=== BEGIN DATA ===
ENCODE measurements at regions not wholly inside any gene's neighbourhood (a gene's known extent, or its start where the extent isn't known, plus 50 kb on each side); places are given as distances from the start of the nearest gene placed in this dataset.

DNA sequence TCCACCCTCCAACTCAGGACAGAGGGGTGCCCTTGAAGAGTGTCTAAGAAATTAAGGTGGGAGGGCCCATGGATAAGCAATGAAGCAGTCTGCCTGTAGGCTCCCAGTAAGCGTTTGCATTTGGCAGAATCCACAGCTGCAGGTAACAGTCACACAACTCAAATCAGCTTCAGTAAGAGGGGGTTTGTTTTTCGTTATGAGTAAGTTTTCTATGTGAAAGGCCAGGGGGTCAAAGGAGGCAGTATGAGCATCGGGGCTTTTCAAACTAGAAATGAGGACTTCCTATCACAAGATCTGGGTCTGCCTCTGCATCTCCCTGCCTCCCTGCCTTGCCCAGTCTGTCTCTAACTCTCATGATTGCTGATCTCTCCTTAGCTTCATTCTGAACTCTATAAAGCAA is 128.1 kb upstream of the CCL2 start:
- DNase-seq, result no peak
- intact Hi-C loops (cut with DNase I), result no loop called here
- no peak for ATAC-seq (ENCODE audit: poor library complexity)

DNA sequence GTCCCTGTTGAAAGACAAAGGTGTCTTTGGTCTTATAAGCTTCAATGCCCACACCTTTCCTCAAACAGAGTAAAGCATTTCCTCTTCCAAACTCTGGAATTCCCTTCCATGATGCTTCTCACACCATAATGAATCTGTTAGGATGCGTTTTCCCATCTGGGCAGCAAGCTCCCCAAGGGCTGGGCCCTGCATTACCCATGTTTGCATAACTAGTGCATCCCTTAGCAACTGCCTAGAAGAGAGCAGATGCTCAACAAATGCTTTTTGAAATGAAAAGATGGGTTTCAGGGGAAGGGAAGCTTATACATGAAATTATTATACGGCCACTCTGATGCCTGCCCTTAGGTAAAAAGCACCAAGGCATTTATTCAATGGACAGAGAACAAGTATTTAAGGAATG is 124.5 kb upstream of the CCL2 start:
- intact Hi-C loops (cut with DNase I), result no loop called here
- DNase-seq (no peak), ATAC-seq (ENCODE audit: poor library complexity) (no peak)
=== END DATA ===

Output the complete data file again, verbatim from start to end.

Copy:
ENCODE measurements at regions not wholly inside any gene's neighbourhood (a gene's known extent, or its start where the extent isn't known, plus 50 kb on each side); places are given as distances from the start of the nearest gene placed in this dataset.

DNA sequence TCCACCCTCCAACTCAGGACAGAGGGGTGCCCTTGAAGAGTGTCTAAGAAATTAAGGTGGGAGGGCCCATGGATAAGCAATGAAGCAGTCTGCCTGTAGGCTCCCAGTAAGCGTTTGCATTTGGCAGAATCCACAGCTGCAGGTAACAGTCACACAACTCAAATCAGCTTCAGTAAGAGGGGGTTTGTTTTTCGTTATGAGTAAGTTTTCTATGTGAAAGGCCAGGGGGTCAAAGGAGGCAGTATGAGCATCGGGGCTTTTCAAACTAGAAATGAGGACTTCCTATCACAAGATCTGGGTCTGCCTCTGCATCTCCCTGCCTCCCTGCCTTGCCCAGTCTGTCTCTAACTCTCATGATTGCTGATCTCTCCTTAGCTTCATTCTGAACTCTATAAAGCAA is 128.1 kb upstream of the CCL2 start:
- DNase-seq, result no peak
- intact Hi-C loops (cut with DNase I), result no loop called here
- no peak for ATAC-seq (ENCODE audit: poor library complexity)

DNA sequence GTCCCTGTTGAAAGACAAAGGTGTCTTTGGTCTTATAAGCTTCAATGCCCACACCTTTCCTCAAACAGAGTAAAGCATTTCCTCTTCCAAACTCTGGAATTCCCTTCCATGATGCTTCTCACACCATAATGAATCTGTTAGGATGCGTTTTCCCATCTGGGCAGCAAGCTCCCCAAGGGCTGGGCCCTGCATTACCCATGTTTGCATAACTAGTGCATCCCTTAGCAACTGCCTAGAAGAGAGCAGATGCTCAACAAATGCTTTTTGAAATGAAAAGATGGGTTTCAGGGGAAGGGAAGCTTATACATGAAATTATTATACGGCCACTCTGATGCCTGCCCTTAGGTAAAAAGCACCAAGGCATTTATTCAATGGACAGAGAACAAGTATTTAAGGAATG is 124.5 kb upstream of the CCL2 start:
- intact Hi-C loops (cut with DNase I), result no loop called here
- DNase-seq (no peak), ATAC-seq (ENCODE audit: poor library complexity) (no peak)